Work: Surviving the Arts


Exploring issues of sustainability in the arts.


–by Scott Pinkmountain


Production Fatigue Part III

Embracing Non-Commercial Values


In the last couple of columns I’ve bemoaned the intensifying slickiness of our collective cultural landscape. To my eyes and ears, the heightened production values that filter from commercial advertising and entertainment through to independent arts are reducing the handmade element of the work and our capacity for authentic expression and thus meaningful communication. I’m aware that “authentic” is a contentious word. I use it here simply to reference work made with things other than commercial competition or social gain as its primary motivations.

It is impossible to separate out my ideological stance from my personal taste, as is usually the case. Store-bought electronics lazily dialed to factory-programmed, “out of the box” settings and beats are a direct performance of unexamined, passive consumerism. Replication of short attention span, info-snack, click-baiting in literature or visual art further perpetuates our collectively compromised intellectual processes. Re-enactment of high-gloss, surface-centric celebrity idolation among subculturally-identified individuals, even in ironic form, embodies the values of objectifying patriarchy. I am ideologically opposed to passive consumerism, compromised intellectual processes and objectifying patriarchy, so when I encounter these things in any form (political, social, musical, literary, in my own work), I think they suck.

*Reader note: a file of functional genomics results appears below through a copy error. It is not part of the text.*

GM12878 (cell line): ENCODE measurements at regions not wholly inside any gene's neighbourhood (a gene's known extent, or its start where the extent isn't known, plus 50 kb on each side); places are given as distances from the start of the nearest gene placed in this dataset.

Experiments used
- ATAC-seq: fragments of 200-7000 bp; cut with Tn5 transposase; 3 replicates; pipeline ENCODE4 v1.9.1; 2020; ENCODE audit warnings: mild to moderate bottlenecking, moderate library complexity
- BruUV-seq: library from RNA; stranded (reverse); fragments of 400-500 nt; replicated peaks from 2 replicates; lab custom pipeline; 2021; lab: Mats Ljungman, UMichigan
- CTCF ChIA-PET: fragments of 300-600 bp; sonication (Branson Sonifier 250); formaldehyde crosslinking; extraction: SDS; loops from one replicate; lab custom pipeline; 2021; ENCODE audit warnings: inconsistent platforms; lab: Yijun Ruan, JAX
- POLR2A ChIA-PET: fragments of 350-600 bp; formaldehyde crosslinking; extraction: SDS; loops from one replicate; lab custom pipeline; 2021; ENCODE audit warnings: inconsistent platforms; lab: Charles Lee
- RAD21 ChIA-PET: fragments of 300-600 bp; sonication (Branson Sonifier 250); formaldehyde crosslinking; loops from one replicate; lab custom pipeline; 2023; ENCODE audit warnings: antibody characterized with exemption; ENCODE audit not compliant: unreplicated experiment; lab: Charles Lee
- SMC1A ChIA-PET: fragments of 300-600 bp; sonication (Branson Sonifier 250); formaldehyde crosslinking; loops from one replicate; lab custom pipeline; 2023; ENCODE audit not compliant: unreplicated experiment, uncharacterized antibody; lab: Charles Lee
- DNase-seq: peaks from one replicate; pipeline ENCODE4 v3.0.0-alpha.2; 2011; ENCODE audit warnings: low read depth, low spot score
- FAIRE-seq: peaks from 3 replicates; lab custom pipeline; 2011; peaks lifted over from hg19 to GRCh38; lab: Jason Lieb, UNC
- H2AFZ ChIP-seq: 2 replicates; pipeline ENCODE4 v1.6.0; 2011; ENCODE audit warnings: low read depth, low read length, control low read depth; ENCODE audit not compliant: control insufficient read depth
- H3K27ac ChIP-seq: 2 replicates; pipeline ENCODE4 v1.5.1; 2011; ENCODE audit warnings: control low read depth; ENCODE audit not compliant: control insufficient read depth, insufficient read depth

I’d love to see a widespread rejection of the polished, streamlined, middle of the road, highly-produced aesthetic among independent artists. I also think it’s our responsibility to reject these values. When we attempt to make a statement in the public forum, even if we consider it entertainment, we’re engaging in the manufacturing of the political and social paradigm. We either present a view in concordance and acceptance of dominant values or we resist them through the representation of alternate values. Fortunately for us, it’s easy to be revolutionaries in the context of our Capitalist (waning) Democracy. Any presence of motivations unrelated to commercial gain and you’re verging on being viewed as an enemy of the state.

But rationalization aside, I just miss scraggle. I hear an album by some little rock band out of Michigan and it’s “flawless,” sounding as though all of the human divergence (aka “personality”) has been hoovered out. I read some of the big literary novels of the year and they feel like HBO dramas; whipsmart, tightly-paced, digression-free, all philosophic existentialism ironicized and dismissed, trial-tested percentages of quirk, narrative engine, dramatic torque and sex injected in time-released doses. Some poetry is trending toward stand-up comedy, which is trending toward Twitter smart-ass quippage, which is trending toward comment-post self-righteous homily and/or troll hate-spume. The homily trend culminates at “Tuesdays With Morrie” via Oprah and the hate-spume leads to bad pornography, but of which are cultural, moral and spirutual dead ends.

I miss hearing mistakes. They serve the critical functions of mirroring actual existence, acquainting us with humility and binding us in our shared mortality. I harbor the theory that the reason Bob Dylan made the below-average Self Portrait, sandwiched between the masterpieces of Nashville Skyline and New Morning, was as a gift to his listeners. He was saying, “As thee are mere flawed mortals, so too am I.”